Couples couldn't fully embrace.
But a gun in a holster was perfectly acceptable.
By the time the Summer of Love arrived in 1867, American culture was being radically transformed.
Sidney Poitier was the top box office star that year, and the civil rights movement was taking America by storm.
[ Marchers singing ] MAN: We're going to lop out some militant, and I do mean militant, demonstrations, for March Mississippi.
[ Crowd cheering ] MAN: It made sense that the trend towards greater racial, ethnic diversity in superheroes would begin with Marvel Comics, since the Marvel comics of the 1960s had really made their reputation by casting outsiders as superheroes.
So as early as 1964, 1965, you at least started to see street scenes where not everybody was white.
You would see a black policeman or a black doctor, just little things like that to highlight some of the diversity in American culture.
My mind was blown.
At the high school where Peter Parker went to, there were black students going.
And he spoke to one of them! The guy said, "How's it going today?" "Fine.
" That was enough for me.
You can stop talking now.
Um I just -- I like that idea that it wasn't like a special thing.
"Oh, we're going to go to a black school today.
" He had -- he was part of an integrated school, and you can't imagine what that was like in the early 1960s to see.
We should be representative of the whole world.
I mean, actually every type of person should be represented in these stories.
SCHREIBER: In 1966, Stan Lee and Jack Kirby introduced the first black superhero -- T'Challa, the Black Panther.
FOSTER: He's a king of an African nation.
They are a super-scientific nation that has never been conquered and never had slaves taken from them, which, to me, was just amazing.
Right after the Black Panther, for Marvel, at least, comes Luke Cage, and he is a bad mammajamma.
SCHREIBER: Cage, a former street criminal, gains superpowers from an experiment in prison and becomes the first mercenary in comic books, complete with business cards.
LEE: His name is Luke Cage, and being a hero for hire is his thing.
We've put it all together for you in the first sensational ish of our newest superhero mag, on sale right about now.
WRIGHT: It was Marvel's answer to blaxploitation films that were popular in 1972.
WOMAN: Mmmmm.
FOSTER: He's like Shaft, he's like Superfly all rolled into one, and who wouldn't love that? Except he's not a pimp, thank you very much.
CAGE: Yeah, outfit's kinda hokey, but so what? All part of the superhero scene.
Don't dare miss Luke Cage -- Hero for Hire.
He's really something else.
Excelsior! SCHREIBER: Marvel superheroes had revitalized the field, but there were those at DC Comics who wanted change as well.
In 1970, DC contributes one of the most seminal superhero comics of all time.
It began when editor Jule Schwartz lumped two characters together in a seemingly random way.
ADAMS: Jule decided to put Green Arrow with Green Lantern.
And he said, "Okay, we're going to do the book, it's going to be combined Green Lantern and Green Arrow.
" I said, "You mean it's going to say Green Lantern/Green Arrow on the cover?“ He said, "Yeah.
" I mean, it's just too green.
It's ridiculous.
But we did it.
SCHWARTZ: We decided to go into an evolution for Green Lantern, and actually, isn't it curious that Green Lantern has helped people of all colors and never touched a black man? And that's his next-door neighbor, so to speak.
And we said, "By God, that is the story.
" MAN: And now read the copy -- I think it's important to read that copy, Jule, because that's the key to it.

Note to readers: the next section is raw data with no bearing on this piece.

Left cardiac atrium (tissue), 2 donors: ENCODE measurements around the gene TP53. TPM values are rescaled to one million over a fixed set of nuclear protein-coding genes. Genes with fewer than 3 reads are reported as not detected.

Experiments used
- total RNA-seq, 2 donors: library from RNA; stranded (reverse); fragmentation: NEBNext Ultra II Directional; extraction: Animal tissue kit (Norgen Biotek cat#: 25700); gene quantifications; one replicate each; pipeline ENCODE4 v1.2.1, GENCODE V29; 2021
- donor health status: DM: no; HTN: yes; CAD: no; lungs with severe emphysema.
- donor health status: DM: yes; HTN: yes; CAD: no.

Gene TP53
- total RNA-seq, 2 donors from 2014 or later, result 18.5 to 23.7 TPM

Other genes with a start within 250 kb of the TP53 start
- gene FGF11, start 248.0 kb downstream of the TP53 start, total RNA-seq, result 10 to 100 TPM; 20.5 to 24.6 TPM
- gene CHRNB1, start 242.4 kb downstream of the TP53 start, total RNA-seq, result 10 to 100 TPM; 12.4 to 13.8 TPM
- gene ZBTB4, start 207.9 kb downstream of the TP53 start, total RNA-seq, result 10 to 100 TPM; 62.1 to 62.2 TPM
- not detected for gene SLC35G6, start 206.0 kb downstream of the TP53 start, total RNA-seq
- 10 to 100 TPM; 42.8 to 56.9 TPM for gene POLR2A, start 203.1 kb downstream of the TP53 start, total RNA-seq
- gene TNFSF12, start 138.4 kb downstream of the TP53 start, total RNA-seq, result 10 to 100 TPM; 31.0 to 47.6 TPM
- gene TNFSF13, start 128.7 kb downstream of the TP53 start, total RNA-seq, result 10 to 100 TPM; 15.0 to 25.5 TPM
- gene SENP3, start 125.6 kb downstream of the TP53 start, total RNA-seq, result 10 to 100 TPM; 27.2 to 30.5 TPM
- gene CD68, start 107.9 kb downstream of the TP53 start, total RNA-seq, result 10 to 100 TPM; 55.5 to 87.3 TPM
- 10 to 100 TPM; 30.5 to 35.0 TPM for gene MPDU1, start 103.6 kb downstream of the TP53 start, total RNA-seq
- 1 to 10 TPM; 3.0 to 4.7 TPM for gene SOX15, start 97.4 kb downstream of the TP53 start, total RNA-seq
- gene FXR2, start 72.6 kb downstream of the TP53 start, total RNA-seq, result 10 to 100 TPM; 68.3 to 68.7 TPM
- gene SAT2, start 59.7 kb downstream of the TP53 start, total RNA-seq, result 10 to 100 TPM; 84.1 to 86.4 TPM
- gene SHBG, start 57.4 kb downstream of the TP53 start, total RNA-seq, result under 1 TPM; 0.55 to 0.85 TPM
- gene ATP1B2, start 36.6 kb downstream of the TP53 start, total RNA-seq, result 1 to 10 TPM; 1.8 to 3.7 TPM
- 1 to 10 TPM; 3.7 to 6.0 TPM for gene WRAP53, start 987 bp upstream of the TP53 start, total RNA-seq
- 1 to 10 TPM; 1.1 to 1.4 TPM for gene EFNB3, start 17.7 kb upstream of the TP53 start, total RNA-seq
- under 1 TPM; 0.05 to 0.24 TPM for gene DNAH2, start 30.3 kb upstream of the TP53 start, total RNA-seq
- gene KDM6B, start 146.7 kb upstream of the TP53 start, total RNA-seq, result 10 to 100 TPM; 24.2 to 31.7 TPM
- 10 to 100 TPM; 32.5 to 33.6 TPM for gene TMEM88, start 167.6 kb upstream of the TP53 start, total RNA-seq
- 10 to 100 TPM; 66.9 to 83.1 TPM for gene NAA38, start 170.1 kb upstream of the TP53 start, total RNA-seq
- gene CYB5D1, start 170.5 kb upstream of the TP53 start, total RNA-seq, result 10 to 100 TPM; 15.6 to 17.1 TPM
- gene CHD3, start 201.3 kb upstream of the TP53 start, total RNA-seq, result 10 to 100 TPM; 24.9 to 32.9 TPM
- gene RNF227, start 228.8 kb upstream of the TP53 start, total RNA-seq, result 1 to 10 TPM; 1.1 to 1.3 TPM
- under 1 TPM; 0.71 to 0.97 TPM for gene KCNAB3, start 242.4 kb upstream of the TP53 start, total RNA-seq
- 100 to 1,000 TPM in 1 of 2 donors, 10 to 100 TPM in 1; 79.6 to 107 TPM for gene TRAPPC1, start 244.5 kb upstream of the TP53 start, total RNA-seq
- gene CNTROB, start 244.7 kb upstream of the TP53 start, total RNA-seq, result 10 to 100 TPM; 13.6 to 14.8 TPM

And the black man says, "I've been reading about you, how you worked for the blue-skins, and how on a planet some place you helped out the orange-skins.
" MAN: And you've done considerable for the purple-skins.
Only there's skins you never bothered with -- the black skins.
I want to know, how come? Answer me that, Mr.
Green Lantern! GREEN LANTERN; I can't.
ADAMS: Danny O'Neil wrote a classic script, for a comic book.
Maybe for any medium.
A classic script.
He put the two characters against one another.
Made one represent the establishment, made one represent the downtrodden.
And so Green Lantern and Green Arrow conflicted with one another.
You've no cause to yell at me! I have a job.
I do it! GREEN ARROW: Seems I've heard that line before, at the Nazi war trials! ADAMS: They decided in the end, because of their conflict, that they would take a trip across America so they and we would discover America.
GREEN ARROW: On the streets of Memphis, a good black man died, and in Los Angeles, a good white man fell.
Something is wrong.
Something is killing us all.
Some hideous moral cancer is rotting our very souls! O'NEIL: I thought, what if We plotted the stories from the headlines? What if we did the stuff that we were really concerned about? I did hope that we would wake kids up.
If I had been thinking about this stuff from age eight onward and I was aware that these problems existed, maybe my mind would have come up with something.
ADAMS: Those were revolutionary comic books.
They changed comic books since that day.
We said in those comic books, "We can talk about things.
Anything we want, we can talk about in comics.
All those things that we haven't talked about, we can talk about.
" SCHREIBER: Except for drugs.
Cover art was submitted for a cautionary tale about drug use, but the publishers at DC Comics had to heed the Comics Code Authority, which, since 1955, had forbidden any depiction of illegal narcotics.
In 1970, when President Nixon declared drugs public enemy number one, superheroes were still prohibited from fighting this menace to society.
LEE: One day I got a letter from the Office of Health, Education, and Welfare in Washington.
I don't remember the exact wording, but it's something like this.
"Recognizing the influence that your character Spider-Man has on young people, we think it would be very beneficial if you would do an anti-drug story in Spider-Man.